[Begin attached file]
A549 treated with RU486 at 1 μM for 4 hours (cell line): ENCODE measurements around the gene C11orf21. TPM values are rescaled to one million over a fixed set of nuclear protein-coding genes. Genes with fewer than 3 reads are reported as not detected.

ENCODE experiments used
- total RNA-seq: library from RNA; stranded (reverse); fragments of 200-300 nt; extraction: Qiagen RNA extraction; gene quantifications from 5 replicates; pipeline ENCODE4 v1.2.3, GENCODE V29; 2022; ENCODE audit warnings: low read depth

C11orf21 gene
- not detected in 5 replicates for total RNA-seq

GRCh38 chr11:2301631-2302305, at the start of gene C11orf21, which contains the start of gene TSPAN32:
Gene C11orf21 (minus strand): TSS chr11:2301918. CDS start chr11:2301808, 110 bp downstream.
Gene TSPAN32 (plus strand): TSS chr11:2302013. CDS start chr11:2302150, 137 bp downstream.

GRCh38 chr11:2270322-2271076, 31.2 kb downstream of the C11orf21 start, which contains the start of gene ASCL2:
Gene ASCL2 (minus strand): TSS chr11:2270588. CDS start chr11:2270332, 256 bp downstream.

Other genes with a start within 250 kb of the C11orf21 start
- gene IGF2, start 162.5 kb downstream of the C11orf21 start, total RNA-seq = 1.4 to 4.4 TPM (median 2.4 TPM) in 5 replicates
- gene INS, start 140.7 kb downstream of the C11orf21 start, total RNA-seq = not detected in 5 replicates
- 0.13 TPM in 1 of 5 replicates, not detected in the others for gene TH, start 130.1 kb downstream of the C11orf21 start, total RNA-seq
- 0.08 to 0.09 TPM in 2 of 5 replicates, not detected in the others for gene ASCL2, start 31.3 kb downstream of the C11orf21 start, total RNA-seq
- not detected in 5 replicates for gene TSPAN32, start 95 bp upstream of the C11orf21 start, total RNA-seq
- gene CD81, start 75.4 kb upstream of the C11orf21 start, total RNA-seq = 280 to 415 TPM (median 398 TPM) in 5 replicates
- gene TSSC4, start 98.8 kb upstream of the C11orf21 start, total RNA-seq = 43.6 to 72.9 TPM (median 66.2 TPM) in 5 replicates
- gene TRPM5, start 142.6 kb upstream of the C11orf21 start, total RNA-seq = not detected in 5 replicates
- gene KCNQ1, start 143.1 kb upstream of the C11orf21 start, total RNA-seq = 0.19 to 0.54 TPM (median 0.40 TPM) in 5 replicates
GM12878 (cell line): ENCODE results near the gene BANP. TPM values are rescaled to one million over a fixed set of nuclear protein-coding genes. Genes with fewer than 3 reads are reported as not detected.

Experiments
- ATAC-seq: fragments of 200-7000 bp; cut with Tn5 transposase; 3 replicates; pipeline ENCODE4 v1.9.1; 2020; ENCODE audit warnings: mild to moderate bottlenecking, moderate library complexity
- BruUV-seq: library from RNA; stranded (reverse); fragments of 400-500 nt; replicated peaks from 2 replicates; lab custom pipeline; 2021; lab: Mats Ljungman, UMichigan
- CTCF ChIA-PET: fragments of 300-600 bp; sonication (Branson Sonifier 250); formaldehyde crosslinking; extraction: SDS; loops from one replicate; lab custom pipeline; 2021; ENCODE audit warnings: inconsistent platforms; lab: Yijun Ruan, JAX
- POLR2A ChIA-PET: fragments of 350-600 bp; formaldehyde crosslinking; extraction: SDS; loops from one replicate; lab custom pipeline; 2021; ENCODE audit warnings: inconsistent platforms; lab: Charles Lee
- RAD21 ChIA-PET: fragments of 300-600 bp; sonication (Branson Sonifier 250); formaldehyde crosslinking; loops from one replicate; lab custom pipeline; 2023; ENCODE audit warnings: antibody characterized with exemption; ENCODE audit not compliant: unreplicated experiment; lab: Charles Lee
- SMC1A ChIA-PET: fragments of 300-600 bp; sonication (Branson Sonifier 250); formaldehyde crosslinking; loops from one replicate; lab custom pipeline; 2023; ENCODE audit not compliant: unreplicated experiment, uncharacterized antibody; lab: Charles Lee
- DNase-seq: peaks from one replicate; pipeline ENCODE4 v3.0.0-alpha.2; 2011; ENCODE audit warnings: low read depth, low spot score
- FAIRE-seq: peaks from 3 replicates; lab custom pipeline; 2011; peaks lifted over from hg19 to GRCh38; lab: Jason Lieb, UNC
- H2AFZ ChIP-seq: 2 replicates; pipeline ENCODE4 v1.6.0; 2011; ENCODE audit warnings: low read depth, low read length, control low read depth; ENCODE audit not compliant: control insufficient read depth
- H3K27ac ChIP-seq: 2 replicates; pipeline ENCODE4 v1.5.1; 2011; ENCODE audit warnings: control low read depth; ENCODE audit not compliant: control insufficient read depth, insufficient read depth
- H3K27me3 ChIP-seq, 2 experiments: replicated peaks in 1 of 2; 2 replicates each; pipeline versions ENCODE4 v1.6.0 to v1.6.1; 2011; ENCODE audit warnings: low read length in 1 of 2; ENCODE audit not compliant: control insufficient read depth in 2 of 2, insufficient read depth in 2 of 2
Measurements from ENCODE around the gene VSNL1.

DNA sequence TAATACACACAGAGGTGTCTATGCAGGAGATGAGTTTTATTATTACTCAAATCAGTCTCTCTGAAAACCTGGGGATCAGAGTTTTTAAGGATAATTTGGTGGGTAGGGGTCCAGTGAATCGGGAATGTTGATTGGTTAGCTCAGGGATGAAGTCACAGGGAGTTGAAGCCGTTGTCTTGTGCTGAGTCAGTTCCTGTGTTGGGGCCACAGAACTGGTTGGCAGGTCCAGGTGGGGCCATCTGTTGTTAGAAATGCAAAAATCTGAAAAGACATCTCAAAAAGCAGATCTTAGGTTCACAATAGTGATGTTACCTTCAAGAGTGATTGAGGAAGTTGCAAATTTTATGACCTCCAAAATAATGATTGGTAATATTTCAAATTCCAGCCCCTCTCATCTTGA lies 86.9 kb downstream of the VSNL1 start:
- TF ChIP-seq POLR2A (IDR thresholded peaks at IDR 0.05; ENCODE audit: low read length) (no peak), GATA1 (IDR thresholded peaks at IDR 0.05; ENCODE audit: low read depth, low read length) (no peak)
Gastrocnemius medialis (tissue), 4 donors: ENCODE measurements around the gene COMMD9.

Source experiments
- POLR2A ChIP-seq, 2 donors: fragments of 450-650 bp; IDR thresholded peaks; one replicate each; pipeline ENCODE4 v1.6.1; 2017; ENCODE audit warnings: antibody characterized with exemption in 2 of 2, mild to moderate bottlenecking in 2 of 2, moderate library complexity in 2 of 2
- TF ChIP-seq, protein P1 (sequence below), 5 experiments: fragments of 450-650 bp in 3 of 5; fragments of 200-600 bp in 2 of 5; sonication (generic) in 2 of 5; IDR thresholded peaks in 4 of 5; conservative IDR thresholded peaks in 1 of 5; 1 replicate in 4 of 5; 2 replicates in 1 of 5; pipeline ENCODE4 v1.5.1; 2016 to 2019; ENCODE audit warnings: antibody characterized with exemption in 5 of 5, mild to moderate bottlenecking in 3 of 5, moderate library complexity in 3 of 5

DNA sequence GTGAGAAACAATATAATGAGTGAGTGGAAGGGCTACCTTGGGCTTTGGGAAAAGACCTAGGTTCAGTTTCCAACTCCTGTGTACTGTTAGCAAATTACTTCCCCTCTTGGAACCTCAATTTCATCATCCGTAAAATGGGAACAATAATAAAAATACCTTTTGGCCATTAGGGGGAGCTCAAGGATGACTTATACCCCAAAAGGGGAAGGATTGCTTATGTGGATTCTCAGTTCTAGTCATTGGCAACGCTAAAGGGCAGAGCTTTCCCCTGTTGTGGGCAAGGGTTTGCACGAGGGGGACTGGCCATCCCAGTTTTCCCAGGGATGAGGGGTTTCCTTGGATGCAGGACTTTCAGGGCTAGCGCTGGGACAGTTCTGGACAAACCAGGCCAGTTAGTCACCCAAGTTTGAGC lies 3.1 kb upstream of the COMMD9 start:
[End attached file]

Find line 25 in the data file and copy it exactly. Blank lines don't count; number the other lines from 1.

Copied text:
- CTCF ChIA-PET: fragments of 300-600 bp; sonication (Branson Sonifier 250); formaldehyde crosslinking; extraction: SDS; loops from one replicate; lab custom pipeline; 2021; ENCODE audit warnings: inconsistent platforms; lab: Yijun Ruan, JAX